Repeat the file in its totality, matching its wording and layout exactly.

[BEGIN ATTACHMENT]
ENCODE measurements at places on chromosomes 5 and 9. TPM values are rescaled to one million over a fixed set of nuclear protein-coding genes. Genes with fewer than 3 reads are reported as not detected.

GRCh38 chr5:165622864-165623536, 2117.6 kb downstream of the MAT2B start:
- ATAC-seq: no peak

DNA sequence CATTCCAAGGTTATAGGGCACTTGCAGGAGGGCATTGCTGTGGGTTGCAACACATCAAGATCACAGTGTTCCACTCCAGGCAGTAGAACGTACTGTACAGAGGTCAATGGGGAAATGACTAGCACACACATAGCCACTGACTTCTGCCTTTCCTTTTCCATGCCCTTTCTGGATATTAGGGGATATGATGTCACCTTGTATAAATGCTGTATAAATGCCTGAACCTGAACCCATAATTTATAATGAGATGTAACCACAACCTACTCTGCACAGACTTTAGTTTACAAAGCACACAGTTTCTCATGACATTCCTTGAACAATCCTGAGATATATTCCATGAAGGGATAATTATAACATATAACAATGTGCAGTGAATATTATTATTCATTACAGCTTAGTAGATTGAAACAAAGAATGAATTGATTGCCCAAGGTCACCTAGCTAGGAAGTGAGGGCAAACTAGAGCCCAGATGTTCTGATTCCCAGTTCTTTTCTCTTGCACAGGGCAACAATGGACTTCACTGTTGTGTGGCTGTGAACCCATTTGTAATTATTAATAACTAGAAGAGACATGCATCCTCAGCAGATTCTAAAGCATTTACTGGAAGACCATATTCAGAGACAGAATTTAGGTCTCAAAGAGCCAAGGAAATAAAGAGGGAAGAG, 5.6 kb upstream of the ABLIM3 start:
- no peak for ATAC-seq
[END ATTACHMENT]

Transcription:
ENCODE measurements at places on chromosomes 5 and 9. TPM values are rescaled to one million over a fixed set of nuclear protein-coding genes. Genes with fewer than 3 reads are reported as not detected.

GRCh38 chr5:165622864-165623536, 2117.6 kb downstream of the MAT2B start:
- ATAC-seq: no peak

DNA sequence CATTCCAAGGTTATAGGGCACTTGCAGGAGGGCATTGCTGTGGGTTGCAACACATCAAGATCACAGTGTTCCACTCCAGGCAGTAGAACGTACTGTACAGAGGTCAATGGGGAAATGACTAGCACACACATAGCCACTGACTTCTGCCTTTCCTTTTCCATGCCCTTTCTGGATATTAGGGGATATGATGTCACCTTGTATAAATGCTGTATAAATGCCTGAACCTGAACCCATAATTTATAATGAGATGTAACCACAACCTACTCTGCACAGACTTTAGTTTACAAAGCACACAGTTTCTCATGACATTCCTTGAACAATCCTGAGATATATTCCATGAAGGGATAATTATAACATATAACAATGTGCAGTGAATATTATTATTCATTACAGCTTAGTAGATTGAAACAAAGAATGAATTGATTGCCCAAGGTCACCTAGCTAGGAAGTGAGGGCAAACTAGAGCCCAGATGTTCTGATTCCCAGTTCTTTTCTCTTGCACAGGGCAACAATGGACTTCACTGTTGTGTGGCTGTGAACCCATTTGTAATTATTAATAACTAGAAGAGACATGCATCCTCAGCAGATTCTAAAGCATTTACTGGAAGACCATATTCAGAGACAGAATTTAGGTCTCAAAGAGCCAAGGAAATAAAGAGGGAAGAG, 5.6 kb upstream of the ABLIM3 start:
- no peak for ATAC-seq